A great page all about Earth
More Facts about our planet

What happens when you make a snowball?
When you make a snowball, you squeeze together a scoop of snow and it clumps into a semi-solid mass. Why does it do that? Do the snowflakes get caught on one another? How does the snowball hold together? The pressure you apply when you pack the snowball melts a small fraction of the ice. When you release the pressure, that melted ice re-freezes, holding the whole ball together. The same thing happens when an ice skater skates: there's a thin layer of liquid water under the skate blade, formed by the increased pressure there. When it's extremely cold, snowballs are hard to make, and it's harder to skate on the ice. That's because the colder the ice is, the more pressure it takes to melt it.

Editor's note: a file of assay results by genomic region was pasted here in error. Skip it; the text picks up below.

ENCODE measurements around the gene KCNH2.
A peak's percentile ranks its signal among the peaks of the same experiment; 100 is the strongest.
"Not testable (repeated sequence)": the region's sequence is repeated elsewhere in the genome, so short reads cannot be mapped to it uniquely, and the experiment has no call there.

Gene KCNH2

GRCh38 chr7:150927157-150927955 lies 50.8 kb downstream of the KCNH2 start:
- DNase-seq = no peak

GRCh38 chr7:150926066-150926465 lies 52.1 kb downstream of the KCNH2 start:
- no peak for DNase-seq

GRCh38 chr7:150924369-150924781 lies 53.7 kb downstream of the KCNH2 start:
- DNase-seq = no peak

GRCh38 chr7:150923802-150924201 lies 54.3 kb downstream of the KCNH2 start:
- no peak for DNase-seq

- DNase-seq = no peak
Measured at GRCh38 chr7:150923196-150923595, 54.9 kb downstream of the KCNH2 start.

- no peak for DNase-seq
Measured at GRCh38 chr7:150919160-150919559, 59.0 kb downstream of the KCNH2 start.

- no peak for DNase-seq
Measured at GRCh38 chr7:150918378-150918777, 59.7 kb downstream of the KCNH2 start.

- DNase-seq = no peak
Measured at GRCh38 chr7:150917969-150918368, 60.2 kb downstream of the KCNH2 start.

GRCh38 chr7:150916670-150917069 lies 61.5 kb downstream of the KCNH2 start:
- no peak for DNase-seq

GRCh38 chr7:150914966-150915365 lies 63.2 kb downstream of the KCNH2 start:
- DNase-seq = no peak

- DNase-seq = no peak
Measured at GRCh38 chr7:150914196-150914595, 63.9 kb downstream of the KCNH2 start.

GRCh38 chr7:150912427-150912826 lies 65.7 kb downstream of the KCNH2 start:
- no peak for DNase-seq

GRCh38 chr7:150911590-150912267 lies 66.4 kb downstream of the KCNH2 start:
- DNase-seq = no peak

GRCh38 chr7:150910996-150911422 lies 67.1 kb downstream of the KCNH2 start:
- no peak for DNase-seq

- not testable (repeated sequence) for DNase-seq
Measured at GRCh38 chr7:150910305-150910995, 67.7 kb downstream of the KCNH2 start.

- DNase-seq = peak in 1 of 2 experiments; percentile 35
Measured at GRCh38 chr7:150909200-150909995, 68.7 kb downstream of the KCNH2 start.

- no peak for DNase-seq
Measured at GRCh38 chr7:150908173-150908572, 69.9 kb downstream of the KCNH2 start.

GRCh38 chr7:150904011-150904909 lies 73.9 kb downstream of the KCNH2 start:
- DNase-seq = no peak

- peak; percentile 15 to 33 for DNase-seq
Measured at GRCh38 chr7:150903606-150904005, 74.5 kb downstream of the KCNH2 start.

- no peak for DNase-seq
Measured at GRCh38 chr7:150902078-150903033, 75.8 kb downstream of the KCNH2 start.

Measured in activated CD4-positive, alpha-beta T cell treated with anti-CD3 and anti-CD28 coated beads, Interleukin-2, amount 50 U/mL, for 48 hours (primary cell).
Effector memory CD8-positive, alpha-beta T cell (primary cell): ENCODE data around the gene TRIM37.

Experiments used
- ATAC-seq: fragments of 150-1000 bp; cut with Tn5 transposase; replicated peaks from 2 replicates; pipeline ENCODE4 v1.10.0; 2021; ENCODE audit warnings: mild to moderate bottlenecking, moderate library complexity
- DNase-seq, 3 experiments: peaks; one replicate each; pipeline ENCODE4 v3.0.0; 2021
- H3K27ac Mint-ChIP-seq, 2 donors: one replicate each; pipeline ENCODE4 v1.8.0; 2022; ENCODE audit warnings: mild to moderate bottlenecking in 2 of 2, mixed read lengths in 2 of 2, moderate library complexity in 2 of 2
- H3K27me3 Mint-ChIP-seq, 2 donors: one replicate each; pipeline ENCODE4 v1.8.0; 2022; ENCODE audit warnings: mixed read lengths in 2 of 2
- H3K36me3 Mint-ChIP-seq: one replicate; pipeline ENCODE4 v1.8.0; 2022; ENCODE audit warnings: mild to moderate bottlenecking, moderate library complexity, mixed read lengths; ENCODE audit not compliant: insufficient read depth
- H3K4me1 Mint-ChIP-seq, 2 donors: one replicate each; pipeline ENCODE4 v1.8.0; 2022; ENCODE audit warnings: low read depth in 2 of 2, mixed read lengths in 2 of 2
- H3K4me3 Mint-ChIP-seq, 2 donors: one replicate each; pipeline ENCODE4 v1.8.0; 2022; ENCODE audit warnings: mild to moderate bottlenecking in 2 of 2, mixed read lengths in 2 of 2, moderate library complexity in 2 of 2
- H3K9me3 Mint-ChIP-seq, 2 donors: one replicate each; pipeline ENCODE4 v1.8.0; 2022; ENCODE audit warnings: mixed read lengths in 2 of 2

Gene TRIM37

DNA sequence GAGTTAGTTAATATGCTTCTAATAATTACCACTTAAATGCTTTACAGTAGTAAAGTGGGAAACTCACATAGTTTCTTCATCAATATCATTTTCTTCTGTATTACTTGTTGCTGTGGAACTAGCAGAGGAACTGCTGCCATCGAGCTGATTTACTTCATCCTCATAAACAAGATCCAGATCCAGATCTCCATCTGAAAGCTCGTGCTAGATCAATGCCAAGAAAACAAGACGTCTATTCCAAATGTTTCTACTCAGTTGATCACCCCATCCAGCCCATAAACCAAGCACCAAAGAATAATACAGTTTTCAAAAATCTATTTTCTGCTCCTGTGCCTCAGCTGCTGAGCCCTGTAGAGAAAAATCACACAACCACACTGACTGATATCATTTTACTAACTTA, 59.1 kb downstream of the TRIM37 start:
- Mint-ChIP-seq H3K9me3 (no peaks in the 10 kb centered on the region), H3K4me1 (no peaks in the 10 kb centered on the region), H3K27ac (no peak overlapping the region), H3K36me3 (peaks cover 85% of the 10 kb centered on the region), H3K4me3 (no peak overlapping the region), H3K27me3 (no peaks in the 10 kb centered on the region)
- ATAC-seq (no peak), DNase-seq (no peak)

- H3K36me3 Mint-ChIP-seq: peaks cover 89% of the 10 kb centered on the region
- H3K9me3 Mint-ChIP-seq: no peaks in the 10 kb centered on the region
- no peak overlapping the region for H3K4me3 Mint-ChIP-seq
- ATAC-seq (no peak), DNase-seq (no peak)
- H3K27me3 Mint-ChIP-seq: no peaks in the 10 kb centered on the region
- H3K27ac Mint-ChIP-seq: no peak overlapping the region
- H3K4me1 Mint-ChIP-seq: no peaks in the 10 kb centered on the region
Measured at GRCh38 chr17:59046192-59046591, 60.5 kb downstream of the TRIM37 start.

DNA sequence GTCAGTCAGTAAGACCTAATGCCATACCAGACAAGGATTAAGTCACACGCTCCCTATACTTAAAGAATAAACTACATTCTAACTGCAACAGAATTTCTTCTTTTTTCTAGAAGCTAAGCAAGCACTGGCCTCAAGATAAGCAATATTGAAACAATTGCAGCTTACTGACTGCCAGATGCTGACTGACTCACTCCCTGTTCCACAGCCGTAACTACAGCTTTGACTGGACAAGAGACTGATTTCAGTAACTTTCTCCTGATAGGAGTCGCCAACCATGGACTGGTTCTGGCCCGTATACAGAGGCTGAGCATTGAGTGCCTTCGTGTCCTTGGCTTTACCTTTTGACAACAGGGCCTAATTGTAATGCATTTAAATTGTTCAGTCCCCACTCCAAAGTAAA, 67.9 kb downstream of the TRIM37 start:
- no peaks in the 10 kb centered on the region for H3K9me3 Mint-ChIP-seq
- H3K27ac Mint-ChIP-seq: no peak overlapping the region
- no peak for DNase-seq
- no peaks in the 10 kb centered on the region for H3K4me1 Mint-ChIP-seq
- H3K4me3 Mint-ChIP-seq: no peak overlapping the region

Why it's impossible to have a snowball fight on Mars
More Facts about snow and ice

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Updated Mar 9th 2002